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Beyond Combat: Australian military activity away from the battlefield was launched on Thursday evening at UNSW Canberra.
Edited by UNSW Canberra historians Dr Tristan Moss and Dr Tom Richardson, Beyond Combat is an in-depth examination of the works performed tirelessly by service men and women that are often unrecognised.
“Beyond Combat is about the tasks the Australian military and other militaries have outside of warfighting,” Dr Richardson said.
“A whole range of things from their role in the education system to their engagement with countries overseas to the cultural engagement families have while living overseas, to the kind of food Australian soldiers eat, everything that the military does that doesn’t involve combat.”
This collation of accounts from Australia’s military history provides a powerful perspective on service life that co-exists with frontline duties and offers a contrasting view of the role played by many away from the battle.
“The surprising thing was the range of things that the military does beyond combat,” Dr Moss said.
“It’s not just preparing for war, but these institutions and families are constantly evolving and changing and maintaining themselves, education being a really interesting one. In the chapter that I wrote in the book, for instance, the Australia Army was the third largest educational institution in PNG and I think that’s quite surprising – that’s not really what we think of when we think of militaries.”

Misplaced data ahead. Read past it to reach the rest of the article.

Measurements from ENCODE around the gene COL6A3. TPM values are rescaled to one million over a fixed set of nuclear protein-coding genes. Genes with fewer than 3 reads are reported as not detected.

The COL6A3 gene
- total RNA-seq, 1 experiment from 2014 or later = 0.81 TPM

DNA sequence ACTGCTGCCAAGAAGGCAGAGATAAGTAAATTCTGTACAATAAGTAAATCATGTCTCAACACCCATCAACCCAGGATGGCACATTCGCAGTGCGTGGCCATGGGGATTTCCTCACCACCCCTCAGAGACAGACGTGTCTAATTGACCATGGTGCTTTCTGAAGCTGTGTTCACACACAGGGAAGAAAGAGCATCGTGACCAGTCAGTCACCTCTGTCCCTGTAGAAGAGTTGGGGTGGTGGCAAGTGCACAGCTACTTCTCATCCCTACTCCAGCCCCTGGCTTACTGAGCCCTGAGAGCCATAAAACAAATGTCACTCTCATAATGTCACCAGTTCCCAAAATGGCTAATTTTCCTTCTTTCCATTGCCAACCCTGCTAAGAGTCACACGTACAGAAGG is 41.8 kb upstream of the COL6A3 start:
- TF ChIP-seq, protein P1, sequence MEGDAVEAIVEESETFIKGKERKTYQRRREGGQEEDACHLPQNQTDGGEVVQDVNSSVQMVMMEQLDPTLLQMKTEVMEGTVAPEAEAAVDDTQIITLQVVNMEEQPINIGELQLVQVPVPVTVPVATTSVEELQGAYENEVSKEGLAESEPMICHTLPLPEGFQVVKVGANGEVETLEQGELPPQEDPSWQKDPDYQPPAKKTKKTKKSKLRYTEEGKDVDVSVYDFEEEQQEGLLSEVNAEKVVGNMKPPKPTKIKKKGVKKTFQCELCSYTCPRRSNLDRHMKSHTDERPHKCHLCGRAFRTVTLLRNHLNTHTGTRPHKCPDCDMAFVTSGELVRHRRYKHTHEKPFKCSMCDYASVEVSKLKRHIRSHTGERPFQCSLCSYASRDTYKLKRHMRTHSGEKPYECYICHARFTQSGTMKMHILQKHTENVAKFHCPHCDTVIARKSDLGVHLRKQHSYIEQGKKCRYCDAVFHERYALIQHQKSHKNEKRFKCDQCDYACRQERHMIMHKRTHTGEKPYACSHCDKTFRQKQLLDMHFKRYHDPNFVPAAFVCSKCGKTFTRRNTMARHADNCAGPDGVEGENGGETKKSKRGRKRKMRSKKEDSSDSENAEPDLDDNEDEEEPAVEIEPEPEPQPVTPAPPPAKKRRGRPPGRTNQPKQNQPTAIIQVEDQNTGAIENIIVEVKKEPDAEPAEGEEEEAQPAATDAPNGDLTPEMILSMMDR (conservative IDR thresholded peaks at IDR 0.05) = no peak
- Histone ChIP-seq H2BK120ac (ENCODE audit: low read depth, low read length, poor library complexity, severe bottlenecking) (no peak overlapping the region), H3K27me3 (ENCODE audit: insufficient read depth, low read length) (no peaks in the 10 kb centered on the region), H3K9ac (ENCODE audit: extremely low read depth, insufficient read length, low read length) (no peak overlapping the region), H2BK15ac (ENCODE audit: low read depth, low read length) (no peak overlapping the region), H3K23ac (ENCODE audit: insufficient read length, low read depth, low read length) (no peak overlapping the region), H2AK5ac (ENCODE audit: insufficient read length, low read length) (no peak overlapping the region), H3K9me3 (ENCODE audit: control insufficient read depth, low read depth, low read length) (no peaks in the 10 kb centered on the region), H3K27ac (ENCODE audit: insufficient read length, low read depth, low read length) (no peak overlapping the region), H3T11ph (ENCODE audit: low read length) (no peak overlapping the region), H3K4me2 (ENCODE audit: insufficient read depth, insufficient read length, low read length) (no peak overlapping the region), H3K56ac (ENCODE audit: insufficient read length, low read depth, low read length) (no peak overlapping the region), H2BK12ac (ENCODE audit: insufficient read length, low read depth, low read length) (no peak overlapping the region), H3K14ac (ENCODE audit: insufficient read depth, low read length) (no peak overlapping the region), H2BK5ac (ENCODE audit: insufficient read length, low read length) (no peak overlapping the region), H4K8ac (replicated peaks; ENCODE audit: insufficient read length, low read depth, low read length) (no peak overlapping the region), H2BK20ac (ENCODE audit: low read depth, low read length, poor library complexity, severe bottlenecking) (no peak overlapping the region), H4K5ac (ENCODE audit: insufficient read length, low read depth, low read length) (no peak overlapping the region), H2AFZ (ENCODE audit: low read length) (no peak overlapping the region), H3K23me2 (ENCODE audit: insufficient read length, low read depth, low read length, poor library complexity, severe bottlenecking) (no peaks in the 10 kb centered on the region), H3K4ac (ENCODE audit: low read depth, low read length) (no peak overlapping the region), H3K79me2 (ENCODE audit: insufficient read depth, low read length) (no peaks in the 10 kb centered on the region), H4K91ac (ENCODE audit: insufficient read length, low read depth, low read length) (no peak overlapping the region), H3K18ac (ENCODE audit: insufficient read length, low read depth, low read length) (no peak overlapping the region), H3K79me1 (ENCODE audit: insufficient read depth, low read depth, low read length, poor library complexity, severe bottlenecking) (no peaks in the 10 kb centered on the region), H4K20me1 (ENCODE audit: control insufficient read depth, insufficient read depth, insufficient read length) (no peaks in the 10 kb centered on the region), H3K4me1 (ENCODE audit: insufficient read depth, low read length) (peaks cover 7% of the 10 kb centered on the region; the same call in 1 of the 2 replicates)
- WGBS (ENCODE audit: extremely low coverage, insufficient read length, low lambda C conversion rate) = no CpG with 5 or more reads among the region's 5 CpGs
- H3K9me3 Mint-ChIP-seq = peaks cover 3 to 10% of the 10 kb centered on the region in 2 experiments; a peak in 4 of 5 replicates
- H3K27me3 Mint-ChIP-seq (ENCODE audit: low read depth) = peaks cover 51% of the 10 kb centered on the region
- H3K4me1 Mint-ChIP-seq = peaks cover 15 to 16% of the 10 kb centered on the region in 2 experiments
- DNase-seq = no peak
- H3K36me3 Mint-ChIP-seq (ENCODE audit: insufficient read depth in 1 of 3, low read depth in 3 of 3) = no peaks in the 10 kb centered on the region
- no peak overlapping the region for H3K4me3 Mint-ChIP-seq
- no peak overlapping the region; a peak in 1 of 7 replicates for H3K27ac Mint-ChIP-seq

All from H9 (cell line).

Published by NewSouth Books, the text features noteworthy contributions from historians and military personnel in paying homage to those who have been an integral part of Australia’s military influence across several conflicts.
The book was formally launched by Catherine McGregor, AM, who spoke about her time spent beyond the frontline and her experiences outside of direct combat whilst serving.
“[Beyond Combat] is a work of extraordinary ambition,” Ms McGregor said.
“I think what you’ve done, Tom and Tristan, is of great service to the field…I think there’s too little of this type of work – there’s clearly a rich vein of experience of a non-warfighting variety.”
The book is the edited proceedings of a conference held at ADFA in 2017, the purpose of which was to embrace the history of all that militaries achieve away from the battlefield that is central to the lives of the individuals within these services – in the words of the two editors: “the assumption that militaries and the individuals within them do nothing but fight, or prepare to fight, denies the sheer breadth of activities undertaken by these institutions”.